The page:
In a prosecution for murder it is permissible for the State to prove that the defendant entertained feelings of hostility toward the deceased, and for this purpose, the fact, but not the details or particulars, of recent former difficulties may be shown. Jones v. State, 17 Ala.App. 394, 85 So. 830.

In Judge McElroy's "Law of Evidence in Alabama, 2nd Ed. Vol. 1, page 107" it is stated:

"In a series of opinions by the Court of Appeals, written by Judge Harwood, and apparently approved by the Supreme Court's denial of certiorari, the rule now seems to be established that the extent to which the facts (whether called details or some other name) of a former difficulty may be proved is committed in measurable degree to the discretion of the trial court." (Citing cases)

In this case the details of former difficulties between appellant and his deceased wife were limited to the bare fact that appellant had beat his wife, (a fact which he admitted) and the details thereof were not shown. Appellant's counsel withdrew his objections to the events which began on Saturday, August 12, to August 15, 1972, when she was transferred from the hospital in Decatur to the hospital in Huntsville where she remained unconscious until her death on the evening of August 16, 1972.

The acts, declarations, and demeanor of an accused, before or after the offense, whether a part of the res gestae or not, are admissible against him, but unless a part of the res gestae are not admissible for him. Smarr v. State, 260 Ala. 30, 68 *818 So. 2d 6; Espey v. State, 270 Ala. 669, 120 So. 2d 904.

If there is a reasonable inference to prove the existence of the corpus delicti, the Court should submit to the jury for consideration the question of the sufficiency and the weight of the evidence tending to support that inference. Hines v. State, 260 Ala. 668, 72 So. 2d 296.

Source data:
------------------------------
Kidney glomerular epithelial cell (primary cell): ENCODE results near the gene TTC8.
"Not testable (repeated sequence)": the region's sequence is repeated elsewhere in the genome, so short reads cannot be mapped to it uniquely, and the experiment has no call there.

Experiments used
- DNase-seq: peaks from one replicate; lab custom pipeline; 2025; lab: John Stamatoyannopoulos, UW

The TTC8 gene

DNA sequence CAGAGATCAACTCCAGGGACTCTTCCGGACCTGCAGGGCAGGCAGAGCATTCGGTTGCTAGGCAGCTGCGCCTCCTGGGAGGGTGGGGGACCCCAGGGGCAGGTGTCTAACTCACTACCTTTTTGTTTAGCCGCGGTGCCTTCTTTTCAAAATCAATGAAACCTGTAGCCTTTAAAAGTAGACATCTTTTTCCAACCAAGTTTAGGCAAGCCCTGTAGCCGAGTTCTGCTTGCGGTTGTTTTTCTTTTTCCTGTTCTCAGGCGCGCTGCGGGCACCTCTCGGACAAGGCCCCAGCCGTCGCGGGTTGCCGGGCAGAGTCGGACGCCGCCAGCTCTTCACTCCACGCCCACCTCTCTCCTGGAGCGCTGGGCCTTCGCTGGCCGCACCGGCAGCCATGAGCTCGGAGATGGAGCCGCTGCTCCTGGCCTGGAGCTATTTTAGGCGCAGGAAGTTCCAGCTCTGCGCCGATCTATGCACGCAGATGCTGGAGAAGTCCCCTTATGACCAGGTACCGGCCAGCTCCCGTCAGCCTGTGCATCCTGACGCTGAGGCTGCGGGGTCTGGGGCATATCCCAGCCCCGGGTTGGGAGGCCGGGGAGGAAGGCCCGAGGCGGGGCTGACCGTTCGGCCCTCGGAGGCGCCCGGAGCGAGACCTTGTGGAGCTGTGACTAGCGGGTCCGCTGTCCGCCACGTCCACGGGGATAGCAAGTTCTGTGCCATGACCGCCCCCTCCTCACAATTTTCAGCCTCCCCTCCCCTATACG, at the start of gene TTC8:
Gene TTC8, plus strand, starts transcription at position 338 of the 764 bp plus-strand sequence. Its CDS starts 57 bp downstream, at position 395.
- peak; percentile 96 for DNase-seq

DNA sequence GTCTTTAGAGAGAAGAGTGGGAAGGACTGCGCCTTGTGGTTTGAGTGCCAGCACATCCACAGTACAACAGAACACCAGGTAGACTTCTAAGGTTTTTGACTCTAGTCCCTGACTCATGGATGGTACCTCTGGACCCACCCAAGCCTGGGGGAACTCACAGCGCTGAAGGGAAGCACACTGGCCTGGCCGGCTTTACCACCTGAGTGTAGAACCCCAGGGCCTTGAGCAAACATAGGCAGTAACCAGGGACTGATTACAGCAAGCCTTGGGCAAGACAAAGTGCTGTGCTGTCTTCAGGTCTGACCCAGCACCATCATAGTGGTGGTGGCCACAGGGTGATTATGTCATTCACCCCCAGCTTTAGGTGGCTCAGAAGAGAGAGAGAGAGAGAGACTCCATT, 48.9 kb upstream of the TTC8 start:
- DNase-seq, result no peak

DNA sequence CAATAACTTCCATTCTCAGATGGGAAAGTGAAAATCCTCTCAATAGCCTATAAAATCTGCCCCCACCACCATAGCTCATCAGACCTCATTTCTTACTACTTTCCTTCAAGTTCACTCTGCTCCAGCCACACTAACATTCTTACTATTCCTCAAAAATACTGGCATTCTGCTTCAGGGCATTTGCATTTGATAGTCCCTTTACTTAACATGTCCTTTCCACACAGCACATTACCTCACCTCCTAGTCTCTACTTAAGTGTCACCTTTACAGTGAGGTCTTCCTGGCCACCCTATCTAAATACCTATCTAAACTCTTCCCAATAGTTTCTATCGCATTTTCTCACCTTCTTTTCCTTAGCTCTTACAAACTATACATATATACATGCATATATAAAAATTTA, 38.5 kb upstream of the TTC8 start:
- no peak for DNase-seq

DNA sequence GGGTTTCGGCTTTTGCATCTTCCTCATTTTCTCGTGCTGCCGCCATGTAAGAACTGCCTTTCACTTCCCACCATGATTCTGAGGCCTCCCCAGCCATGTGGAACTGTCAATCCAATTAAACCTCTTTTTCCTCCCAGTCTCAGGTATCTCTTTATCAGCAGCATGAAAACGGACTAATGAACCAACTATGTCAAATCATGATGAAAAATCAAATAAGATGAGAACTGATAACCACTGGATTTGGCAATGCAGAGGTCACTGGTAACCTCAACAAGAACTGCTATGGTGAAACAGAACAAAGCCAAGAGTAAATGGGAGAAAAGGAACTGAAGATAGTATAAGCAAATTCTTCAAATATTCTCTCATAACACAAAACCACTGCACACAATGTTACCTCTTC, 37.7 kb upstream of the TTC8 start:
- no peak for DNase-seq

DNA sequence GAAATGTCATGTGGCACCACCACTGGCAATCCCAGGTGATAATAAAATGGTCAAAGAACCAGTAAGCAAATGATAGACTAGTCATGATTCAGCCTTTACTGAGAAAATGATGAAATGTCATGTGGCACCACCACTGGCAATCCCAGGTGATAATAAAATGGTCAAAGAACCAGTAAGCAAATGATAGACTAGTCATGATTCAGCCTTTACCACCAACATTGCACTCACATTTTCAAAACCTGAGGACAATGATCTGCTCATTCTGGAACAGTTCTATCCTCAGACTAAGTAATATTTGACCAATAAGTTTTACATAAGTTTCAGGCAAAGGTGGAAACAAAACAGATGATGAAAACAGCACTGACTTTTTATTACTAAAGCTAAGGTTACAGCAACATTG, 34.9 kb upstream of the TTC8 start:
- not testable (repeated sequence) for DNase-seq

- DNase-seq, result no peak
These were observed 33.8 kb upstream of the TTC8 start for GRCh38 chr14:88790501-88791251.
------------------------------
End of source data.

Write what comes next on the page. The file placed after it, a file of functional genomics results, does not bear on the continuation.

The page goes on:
Circumstantial evidence may afford satisfactory proof of the corpus delicti in a murder prosecution, and, if facts are presented from which the jury may reasonably infer the crime has been committed, the question must be submitted to the jury, and other evidence tending to implicate the defendant is thereby rendered admissible. Johnson v. State, 247 Ala. 271, 24 So. 2d 17; Phillips v. State, 248 Ala. 510, 28 So. 2d 542; Harnage v. State, 49 Ala.App. 563, 274 So. 2d 333.

Incriminating statements made to officers in the presence of the defendant are not inadmissible as being hearsay. Hall v. State, 11 Ala.App. 95, 65 So. 427; Payne v. State, 261 Ala. 397, 74 So. 2d 630.

A decision on a motion for a new trial rests largely within the sound discretion of the trial court, and, in reviewing that decision this Court will indulge every presumption in favor of the correctness thereof. Moore v. State, 52 Ala.App. 179, 290 So. 2d 246.

We have carefully searched the record for errors injuriously affecting the substantial rights of appellant and have found none.

The judgment of conviction is affirmed.


TYSON, DeCARLO and BOOKOUT, JJ., concur.